Thiamine, also known as thiamin or vitamin B1, is a vitamin found in food and used as a dietary supplement. As a supplement it is used to treat and prevent thiamine deficiency and disorders that result from it, including beriberi, Korsakoff’s syndrome, and Korsakoff’s psychosis. Though it’s considered safe, some are convinced it has potentially dangerous health effects.
What Is Vitamin B1 (Thiamine) ?
Vitamin B1 (Thiamine) is a white crystals or crystalline powder. Primarily used as a nutraceutical, it is considered to be a dietary source of Vitamin B1 and can be found in many nutritional supplements or as an additive in many foods. It is an essential vitamin which has an impact on the body’s ability to digest carbohydrates as well as other benefits such as; improving mental state, maintaining nerve system, building muscles, and improved cardiac activity.
Possible Side Effects of Vitamin B1 (Thiamine)
Although Vitamin B1 (Thiamine) generally regarded as a very safe and effective supplement, there can be some minor side effects. The side effects may:
- difficulty in swallowing
- itching of skin
- swelling of face, lips, or eyelids
- wheezing or difficulty in breathing
GRAS Affirmation: Yes
Generally recognized as safe (GRAS) is an American Food and Drug Administration (FDA) designation that a chemical or substance added to food is considered safe by experts, and so is exempted from the usual Federal Food, Drug, and Cosmetic Act (FFDCA) food additive tolerance requirements. Vitamin B1 (Thiamine) is considered safe.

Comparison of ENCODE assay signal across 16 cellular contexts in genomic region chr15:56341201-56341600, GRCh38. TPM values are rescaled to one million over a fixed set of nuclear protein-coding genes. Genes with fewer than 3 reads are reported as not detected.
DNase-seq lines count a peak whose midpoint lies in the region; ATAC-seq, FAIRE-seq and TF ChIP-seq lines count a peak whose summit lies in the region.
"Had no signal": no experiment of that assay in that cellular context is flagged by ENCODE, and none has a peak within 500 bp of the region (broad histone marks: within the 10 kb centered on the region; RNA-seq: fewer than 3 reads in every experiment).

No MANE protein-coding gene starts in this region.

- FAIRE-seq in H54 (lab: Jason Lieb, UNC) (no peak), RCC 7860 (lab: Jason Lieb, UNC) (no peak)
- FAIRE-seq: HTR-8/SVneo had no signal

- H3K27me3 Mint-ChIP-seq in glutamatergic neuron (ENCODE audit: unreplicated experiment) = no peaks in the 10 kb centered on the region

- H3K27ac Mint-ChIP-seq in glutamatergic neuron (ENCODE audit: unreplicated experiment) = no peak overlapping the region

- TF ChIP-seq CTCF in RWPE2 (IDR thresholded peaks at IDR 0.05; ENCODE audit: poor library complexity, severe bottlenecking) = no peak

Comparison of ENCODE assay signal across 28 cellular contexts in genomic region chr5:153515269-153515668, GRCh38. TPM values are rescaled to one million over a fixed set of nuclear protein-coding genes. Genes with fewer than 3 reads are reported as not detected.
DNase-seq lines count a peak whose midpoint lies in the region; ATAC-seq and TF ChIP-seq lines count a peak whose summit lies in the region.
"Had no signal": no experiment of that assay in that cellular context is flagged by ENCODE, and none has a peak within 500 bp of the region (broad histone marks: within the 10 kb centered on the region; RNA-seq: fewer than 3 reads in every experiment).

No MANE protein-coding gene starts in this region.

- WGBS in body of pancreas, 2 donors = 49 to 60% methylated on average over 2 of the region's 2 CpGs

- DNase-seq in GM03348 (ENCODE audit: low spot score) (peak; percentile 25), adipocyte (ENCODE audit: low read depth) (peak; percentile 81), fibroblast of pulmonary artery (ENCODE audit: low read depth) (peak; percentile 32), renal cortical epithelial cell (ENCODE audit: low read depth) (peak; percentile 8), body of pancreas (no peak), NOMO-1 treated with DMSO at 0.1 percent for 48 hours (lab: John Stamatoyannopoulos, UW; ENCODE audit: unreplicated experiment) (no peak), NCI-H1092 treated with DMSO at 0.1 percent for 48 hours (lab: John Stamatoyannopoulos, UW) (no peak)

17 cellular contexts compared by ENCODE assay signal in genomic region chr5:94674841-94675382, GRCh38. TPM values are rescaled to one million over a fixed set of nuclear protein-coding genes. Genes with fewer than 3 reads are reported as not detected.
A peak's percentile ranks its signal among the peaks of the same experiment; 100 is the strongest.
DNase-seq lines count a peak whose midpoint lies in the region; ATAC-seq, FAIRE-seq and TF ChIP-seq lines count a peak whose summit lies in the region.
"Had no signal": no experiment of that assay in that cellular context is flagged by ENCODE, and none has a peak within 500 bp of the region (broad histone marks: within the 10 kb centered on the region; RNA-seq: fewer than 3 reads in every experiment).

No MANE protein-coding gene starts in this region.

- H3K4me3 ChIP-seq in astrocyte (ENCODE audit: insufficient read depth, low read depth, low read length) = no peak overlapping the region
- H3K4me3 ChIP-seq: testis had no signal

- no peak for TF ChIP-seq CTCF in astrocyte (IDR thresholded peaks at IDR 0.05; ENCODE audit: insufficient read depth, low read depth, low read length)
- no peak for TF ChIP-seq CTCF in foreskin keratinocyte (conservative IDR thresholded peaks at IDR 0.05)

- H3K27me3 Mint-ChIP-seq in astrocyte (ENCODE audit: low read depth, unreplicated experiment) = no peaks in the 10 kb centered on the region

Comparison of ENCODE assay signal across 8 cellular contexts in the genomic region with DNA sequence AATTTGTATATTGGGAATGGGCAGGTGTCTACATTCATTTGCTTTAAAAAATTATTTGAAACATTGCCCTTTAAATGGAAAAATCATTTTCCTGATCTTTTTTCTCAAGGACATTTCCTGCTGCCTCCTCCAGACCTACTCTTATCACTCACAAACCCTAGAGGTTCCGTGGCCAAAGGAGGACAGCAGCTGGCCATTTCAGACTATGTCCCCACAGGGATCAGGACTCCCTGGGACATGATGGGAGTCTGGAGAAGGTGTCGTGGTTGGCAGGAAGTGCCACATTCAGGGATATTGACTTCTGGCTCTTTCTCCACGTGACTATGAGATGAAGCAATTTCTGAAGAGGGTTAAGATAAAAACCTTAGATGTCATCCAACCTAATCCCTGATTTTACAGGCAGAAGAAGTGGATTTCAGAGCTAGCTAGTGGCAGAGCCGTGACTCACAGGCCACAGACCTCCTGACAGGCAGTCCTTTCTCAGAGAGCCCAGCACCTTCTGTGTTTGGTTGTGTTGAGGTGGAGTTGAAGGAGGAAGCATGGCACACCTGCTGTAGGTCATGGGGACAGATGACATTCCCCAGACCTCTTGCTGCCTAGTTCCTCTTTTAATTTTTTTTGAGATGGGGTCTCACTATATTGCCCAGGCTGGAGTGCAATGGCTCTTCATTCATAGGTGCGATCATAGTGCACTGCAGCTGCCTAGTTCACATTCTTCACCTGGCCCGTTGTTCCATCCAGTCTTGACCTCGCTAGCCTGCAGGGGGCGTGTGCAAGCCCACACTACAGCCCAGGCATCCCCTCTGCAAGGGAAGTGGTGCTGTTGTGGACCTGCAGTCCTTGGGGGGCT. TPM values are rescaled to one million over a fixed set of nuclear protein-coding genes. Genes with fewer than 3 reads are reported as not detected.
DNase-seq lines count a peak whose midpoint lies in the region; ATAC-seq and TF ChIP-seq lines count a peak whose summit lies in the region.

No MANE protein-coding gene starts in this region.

Special Populations Precaution
There is a lot of concern about diet and nutrition for these population, like Newborns, children, pregnant, sensitive to Vitamin B1 (Thiamine) populations. Better consult to your doctor if you would like to intake Vitamin B1 (Thiamine).
1. The effect of vitamin B1 on bleeding and spotting in women using an intrauterine device: a double-blind randomised controlled trial. [Eur J Contracept Reprod Health Care. 2014 Jun] Author: Jafari A, Abedi P, Sayahi M, Torkashvand R.
2. Linking vitamin B1 with cancer cell metabolism. [Cancer Metab. 2013 Jul 24] Author: Zastre JA, Sweet RL, Hanberry BS, Ye S.
3. Therapeutic benefits of an oral vitamin B1 derivative for human T lymphotropic virus type I-associated myelopathy/tropical spastic paraparesis (HAM/TSP). [BMC Med. 2013 Aug 15] Author: Kira J.
4. Thiamine (vitamin B1) deficiency and associated brain damage is still common throughout the world and prevention is simple and safe! [Eur J Neurol. 2006 Oct] Author: Harper C.